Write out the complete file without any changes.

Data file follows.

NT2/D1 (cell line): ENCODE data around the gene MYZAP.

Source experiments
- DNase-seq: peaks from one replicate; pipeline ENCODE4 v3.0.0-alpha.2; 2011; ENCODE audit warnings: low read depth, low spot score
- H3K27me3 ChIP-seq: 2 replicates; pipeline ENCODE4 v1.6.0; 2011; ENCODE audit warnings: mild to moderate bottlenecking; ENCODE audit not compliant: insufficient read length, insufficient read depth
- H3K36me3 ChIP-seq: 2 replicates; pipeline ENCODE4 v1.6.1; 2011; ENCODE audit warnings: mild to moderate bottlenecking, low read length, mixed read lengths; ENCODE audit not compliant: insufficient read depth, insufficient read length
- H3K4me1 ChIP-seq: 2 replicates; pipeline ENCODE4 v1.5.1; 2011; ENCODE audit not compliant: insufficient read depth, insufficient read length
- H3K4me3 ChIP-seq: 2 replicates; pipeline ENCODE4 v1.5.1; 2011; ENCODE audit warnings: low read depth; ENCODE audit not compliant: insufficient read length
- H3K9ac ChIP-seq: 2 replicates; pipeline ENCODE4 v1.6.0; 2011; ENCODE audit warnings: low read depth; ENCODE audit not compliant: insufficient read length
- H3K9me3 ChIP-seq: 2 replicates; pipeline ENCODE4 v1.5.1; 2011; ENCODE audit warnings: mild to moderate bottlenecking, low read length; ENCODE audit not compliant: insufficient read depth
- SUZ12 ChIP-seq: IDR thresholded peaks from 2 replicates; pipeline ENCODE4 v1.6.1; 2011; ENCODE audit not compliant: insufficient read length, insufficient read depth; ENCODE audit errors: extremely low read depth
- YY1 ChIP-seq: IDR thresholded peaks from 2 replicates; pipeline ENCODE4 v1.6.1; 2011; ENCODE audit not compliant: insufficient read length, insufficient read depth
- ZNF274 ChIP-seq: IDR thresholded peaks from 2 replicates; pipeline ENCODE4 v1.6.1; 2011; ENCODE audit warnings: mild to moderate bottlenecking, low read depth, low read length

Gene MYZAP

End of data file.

NT2/D1 (cell line): ENCODE data around the gene MYZAP.

Source experiments
- DNase-seq: peaks from one replicate; pipeline ENCODE4 v3.0.0-alpha.2; 2011; ENCODE audit warnings: low read depth, low spot score
- H3K27me3 ChIP-seq: 2 replicates; pipeline ENCODE4 v1.6.0; 2011; ENCODE audit warnings: mild to moderate bottlenecking; ENCODE audit not compliant: insufficient read length, insufficient read depth
- H3K36me3 ChIP-seq: 2 replicates; pipeline ENCODE4 v1.6.1; 2011; ENCODE audit warnings: mild to moderate bottlenecking, low read length, mixed read lengths; ENCODE audit not compliant: insufficient read depth, insufficient read length
- H3K4me1 ChIP-seq: 2 replicates; pipeline ENCODE4 v1.5.1; 2011; ENCODE audit not compliant: insufficient read depth, insufficient read length
- H3K4me3 ChIP-seq: 2 replicates; pipeline ENCODE4 v1.5.1; 2011; ENCODE audit warnings: low read depth; ENCODE audit not compliant: insufficient read length
- H3K9ac ChIP-seq: 2 replicates; pipeline ENCODE4 v1.6.0; 2011; ENCODE audit warnings: low read depth; ENCODE audit not compliant: insufficient read length
- H3K9me3 ChIP-seq: 2 replicates; pipeline ENCODE4 v1.5.1; 2011; ENCODE audit warnings: mild to moderate bottlenecking, low read length; ENCODE audit not compliant: insufficient read depth
- SUZ12 ChIP-seq: IDR thresholded peaks from 2 replicates; pipeline ENCODE4 v1.6.1; 2011; ENCODE audit not compliant: insufficient read length, insufficient read depth; ENCODE audit errors: extremely low read depth
- YY1 ChIP-seq: IDR thresholded peaks from 2 replicates; pipeline ENCODE4 v1.6.1; 2011; ENCODE audit not compliant: insufficient read length, insufficient read depth
- ZNF274 ChIP-seq: IDR thresholded peaks from 2 replicates; pipeline ENCODE4 v1.6.1; 2011; ENCODE audit warnings: mild to moderate bottlenecking, low read depth, low read length

Gene MYZAP